There also exists a product, I think it is called Furniture Restorer. DO NOT BUY !. Not even going to go into details.

OK, back to your project...............the existing finish is all but gone.
In the 3rd photo down, there is a light colored 'patch' showing through the black. This tells me that the original finish had a black toner added to it. That part of the finish is gone and shows that a stain was not used. The alligatoring on the 4th and 5th photo also indicates that that part of the finish is gone. The second photo also inducates that no stain was used, otherwise, the grain lines would not be white.

All in all, to do this project what I consider 'right' would require stripping, staining and some toner in the finish.

Not being there in person, I cant tell what the original finish is. One way to find out is to use any kind of alcohol whether methyl, denatured or rubbing alcohol on the surface. If the old finish comes off with alcohol, then it was shellac. If not, the odds are that it is lacquer.

Sorry about no encouragement here but I think stripping is the only way to go. That way, you are starting with a clean slate.

Tony B Retired woodworker, among other things.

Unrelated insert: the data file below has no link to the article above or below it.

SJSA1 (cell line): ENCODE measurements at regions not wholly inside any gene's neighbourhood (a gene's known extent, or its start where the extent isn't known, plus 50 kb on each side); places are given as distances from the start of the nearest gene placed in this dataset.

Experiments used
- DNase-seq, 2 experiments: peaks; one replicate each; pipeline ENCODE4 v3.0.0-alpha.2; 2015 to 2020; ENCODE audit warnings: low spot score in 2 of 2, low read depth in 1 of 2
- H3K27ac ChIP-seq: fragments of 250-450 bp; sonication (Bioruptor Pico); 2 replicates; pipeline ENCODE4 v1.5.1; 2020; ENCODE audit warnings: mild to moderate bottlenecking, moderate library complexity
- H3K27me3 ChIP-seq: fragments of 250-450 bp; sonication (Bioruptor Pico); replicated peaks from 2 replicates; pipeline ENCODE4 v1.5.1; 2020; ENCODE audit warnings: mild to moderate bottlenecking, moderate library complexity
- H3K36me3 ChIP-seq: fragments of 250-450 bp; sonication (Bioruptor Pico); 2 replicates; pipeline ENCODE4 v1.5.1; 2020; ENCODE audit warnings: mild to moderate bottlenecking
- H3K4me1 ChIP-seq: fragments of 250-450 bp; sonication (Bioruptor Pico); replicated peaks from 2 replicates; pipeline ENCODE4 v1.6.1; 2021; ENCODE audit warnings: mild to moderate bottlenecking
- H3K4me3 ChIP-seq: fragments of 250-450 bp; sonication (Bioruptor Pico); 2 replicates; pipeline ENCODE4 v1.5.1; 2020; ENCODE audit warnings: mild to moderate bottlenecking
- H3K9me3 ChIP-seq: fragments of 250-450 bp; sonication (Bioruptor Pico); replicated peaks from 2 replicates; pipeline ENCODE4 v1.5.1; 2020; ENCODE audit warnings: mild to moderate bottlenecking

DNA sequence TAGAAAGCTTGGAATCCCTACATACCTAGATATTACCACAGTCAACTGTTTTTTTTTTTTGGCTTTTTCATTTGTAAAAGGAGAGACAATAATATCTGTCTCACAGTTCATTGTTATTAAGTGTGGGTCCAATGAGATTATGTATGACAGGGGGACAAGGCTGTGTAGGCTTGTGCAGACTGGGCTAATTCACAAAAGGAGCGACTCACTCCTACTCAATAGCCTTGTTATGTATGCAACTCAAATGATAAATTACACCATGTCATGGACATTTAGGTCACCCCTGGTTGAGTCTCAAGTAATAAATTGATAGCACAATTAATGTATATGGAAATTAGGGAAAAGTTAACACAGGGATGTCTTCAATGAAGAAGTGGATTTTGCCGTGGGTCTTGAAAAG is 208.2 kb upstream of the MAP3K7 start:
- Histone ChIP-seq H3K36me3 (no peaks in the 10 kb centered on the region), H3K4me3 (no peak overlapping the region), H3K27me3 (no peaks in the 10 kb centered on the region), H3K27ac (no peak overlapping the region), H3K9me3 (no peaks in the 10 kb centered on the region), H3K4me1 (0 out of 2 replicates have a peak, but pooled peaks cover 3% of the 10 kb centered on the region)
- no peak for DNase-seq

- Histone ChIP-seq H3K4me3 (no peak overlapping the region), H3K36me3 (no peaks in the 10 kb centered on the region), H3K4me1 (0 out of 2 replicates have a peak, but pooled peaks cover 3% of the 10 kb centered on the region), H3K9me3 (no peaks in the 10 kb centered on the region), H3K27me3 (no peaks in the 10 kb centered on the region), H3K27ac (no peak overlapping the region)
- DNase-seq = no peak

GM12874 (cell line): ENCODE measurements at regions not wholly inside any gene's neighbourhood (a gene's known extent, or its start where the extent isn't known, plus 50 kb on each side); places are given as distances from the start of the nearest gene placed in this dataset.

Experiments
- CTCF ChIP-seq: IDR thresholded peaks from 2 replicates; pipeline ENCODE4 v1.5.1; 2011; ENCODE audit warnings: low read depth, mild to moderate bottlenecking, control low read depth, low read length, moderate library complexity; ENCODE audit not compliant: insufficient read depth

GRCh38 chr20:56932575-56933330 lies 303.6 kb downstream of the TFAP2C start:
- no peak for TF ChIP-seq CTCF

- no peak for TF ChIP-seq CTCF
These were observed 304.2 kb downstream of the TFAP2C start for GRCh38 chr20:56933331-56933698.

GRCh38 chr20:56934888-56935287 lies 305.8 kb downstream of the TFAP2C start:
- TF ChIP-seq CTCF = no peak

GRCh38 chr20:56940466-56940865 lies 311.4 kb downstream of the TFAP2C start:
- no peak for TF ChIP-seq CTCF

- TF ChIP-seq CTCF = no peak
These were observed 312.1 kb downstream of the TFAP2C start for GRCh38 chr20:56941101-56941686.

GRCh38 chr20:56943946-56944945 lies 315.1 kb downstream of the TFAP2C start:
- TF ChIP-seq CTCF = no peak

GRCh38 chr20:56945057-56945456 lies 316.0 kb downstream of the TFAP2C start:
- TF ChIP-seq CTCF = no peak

"Strive for excellence and settle for completion" Tony B

Last edited by Tony B; 05-28-2020 at 10:46 PM.
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post #7 of 9 Old 05-29-2020, 09:09 AM
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There is a guy in our town that does furniture refinishing and I bet there is one or more where you live.

Don in Murfreesboro, TN.
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post #8 of 9 Old 05-29-2020, 10:11 AM
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If you can find a refinisher, ask if he will do a 'strip only' for you. That way, you can finish it yourself. For an individual, stripping is the worse part of every job. For a refinishing shop with the proper equipment, it is the easiest and fastest part of any job.
When I had my shop, I did quite a few 'strip only' jobs for DIYers.
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post #9 of 9 Old 05-29-2020, 11:08 AM Thread Starter
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Thank you, Tony B, for your thoughts. I also feel that the finish is gone although the color is very nice. I think the white "grain lines" in the second picture are teh result of sitting in the basement for 4 or 4 years. It is not mold but some kind of residue. I think that would be removed in cleaning.

I like the character of the color and I was thinking that stripping the piece down the bare wood and recoloring would take away it's "personality" (for lack of a better word). But I hear what you are saying, maybe stripping is the thing to do.

hawkeye10 and Tony B, thanks for the suggestion. I will look for a local finisher. There are three sections that are heavily carved - very deep relief. It is another reason I don't want to strip it, so maybe having someone do it is a good idea. I'm afraid I will pay more to have it stripped than what I paid for it :) I was also hoping to learn a thing or two with this piece. I guess I still can...

Thanks again. I'll be in touch, and I welcome any other thoughts.

Be safe, be well